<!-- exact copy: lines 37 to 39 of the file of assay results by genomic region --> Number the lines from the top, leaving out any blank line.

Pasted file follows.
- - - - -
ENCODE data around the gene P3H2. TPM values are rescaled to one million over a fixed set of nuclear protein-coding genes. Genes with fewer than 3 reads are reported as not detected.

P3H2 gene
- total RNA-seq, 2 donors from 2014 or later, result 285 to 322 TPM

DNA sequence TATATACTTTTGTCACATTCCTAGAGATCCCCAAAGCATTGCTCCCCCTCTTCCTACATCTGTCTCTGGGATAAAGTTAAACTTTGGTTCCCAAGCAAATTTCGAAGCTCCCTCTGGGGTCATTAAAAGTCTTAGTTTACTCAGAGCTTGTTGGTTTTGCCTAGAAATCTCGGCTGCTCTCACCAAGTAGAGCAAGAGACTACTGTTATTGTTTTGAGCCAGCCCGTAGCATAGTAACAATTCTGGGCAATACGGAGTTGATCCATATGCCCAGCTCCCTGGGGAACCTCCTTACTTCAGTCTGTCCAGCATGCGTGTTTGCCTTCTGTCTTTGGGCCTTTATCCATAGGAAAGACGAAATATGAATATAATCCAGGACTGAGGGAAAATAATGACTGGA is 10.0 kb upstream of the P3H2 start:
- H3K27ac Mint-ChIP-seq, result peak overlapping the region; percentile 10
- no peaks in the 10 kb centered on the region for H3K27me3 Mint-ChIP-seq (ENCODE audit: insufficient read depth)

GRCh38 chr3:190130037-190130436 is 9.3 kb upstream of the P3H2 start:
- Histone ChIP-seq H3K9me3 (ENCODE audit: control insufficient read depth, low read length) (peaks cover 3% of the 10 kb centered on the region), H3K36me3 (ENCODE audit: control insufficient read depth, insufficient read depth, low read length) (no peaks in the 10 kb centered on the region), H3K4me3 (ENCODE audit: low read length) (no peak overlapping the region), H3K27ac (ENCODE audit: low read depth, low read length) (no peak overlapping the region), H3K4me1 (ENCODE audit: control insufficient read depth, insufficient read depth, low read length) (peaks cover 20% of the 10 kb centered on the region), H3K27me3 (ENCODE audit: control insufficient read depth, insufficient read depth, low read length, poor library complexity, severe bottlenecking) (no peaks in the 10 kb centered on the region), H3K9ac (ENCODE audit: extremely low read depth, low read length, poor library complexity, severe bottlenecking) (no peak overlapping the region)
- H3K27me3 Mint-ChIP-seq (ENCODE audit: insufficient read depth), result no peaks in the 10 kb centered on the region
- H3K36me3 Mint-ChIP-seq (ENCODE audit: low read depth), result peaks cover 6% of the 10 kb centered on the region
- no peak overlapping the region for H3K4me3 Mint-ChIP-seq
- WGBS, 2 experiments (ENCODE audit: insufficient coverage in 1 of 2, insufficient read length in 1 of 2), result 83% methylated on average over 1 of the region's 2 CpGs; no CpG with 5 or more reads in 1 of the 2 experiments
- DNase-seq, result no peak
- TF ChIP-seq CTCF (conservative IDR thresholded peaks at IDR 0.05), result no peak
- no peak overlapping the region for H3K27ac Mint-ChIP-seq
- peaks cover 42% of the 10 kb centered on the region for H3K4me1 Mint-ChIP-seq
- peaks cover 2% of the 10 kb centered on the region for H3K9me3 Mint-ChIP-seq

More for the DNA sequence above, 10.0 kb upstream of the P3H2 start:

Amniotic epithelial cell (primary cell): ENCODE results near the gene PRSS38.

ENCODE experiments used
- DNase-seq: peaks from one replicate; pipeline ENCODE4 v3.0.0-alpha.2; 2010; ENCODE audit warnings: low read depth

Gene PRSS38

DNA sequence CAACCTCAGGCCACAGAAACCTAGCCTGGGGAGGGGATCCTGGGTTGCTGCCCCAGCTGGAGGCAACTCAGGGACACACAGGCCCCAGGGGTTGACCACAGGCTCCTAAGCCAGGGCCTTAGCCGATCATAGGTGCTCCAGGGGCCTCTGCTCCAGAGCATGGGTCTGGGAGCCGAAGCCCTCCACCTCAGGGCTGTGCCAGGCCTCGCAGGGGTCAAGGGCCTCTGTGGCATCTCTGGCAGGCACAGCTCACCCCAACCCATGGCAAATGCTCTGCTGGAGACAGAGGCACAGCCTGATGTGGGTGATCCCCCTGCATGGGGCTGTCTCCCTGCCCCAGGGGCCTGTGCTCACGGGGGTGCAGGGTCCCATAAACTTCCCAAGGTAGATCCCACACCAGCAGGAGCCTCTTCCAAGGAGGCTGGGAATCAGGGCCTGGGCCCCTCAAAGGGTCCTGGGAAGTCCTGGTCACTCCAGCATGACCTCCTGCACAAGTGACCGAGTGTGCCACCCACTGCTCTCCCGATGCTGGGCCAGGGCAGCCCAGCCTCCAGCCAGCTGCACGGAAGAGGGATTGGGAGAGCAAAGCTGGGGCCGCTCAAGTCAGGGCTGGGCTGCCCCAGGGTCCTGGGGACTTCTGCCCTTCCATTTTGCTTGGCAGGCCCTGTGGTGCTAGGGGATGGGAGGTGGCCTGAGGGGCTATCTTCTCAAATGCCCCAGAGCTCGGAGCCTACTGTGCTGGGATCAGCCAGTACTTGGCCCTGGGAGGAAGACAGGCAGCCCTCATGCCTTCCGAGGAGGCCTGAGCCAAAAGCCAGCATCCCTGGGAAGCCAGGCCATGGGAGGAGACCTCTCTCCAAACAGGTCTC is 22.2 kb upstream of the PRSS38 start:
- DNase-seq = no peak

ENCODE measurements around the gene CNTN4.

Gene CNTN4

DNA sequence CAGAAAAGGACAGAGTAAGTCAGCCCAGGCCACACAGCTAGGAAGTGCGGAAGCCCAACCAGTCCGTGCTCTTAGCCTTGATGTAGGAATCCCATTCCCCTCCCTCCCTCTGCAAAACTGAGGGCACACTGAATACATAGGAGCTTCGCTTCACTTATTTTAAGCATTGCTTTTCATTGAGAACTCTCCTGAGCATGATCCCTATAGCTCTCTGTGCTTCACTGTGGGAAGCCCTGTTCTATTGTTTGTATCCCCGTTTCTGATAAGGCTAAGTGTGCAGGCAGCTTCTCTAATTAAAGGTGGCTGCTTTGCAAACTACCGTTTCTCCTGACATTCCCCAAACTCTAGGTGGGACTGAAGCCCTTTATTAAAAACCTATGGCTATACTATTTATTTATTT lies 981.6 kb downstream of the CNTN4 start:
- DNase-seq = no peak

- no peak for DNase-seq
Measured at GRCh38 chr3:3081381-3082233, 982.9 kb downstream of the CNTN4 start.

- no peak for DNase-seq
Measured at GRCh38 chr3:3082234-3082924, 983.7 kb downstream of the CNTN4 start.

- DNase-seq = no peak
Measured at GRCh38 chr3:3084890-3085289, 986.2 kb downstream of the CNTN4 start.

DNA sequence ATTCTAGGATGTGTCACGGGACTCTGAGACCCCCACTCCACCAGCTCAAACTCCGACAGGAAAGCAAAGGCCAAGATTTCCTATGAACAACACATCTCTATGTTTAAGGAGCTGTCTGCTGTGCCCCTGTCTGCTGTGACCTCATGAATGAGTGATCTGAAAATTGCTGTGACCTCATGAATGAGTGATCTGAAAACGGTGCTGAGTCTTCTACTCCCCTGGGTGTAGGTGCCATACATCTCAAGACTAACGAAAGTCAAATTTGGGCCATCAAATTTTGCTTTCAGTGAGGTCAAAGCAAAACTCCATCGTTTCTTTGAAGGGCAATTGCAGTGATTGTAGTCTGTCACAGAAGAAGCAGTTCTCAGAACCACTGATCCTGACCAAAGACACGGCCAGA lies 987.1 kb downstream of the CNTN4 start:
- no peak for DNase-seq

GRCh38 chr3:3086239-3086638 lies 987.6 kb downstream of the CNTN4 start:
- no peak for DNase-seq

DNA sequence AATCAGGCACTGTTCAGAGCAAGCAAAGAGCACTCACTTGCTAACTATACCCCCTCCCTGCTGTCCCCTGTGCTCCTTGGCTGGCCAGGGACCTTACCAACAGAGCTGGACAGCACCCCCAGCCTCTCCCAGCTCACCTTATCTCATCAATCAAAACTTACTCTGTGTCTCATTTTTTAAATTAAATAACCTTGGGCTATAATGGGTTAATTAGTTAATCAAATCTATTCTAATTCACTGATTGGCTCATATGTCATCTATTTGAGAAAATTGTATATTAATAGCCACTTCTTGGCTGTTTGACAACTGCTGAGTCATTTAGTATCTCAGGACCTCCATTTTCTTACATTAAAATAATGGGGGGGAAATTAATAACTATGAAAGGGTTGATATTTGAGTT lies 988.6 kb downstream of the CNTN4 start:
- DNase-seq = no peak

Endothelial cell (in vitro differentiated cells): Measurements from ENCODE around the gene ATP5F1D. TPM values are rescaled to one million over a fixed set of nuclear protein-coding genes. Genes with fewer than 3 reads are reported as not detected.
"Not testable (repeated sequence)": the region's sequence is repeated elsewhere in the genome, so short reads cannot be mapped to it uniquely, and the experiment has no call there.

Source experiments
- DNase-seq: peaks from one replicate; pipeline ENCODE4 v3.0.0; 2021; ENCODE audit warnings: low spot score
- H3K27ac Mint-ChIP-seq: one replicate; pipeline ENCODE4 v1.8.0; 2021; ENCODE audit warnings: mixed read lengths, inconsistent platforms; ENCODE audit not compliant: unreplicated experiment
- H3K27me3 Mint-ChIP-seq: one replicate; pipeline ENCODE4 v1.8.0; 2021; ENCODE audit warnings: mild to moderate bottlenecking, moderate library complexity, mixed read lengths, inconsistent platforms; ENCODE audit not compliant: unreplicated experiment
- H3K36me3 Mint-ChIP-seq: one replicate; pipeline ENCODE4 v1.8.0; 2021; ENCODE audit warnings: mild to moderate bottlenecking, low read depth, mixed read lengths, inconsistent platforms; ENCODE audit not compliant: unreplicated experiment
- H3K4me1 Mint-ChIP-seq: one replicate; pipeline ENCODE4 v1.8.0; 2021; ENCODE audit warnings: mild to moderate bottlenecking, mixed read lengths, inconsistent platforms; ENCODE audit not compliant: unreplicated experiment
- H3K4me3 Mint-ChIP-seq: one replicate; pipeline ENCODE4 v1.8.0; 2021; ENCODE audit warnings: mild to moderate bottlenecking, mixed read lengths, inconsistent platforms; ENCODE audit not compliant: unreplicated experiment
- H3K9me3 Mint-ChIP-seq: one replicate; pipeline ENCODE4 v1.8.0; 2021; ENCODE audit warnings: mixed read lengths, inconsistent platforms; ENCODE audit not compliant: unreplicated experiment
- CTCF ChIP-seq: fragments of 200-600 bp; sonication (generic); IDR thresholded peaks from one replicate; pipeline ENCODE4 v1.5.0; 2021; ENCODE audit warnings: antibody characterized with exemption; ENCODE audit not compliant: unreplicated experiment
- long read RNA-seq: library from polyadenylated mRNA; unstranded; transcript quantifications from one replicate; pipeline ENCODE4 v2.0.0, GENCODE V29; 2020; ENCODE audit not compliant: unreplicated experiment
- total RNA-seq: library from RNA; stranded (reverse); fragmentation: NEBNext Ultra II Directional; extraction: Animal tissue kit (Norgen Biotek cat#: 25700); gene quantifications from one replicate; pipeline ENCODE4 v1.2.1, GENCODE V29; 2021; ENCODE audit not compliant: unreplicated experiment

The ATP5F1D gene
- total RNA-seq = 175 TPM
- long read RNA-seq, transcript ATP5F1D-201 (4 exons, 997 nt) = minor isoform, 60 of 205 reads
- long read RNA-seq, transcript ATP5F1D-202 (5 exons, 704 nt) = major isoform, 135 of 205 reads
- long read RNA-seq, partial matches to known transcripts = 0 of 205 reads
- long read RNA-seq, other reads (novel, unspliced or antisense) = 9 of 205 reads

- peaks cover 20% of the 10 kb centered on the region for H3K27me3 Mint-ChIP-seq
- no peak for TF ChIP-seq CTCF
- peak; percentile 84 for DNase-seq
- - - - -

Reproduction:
GRCh38 chr3:3086239-3086638 lies 987.6 kb downstream of the CNTN4 start:
- no peak for DNase-seq

DNA sequence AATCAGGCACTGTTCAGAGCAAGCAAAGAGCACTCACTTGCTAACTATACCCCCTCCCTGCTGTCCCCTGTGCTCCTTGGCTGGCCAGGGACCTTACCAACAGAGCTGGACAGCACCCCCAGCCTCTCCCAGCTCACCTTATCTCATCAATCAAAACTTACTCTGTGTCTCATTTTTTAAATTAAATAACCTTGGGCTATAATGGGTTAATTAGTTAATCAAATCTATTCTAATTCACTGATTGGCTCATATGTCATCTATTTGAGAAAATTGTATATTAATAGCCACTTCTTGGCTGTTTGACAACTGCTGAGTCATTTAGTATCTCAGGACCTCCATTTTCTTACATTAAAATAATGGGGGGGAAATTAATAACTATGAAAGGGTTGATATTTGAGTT lies 988.6 kb downstream of the CNTN4 start: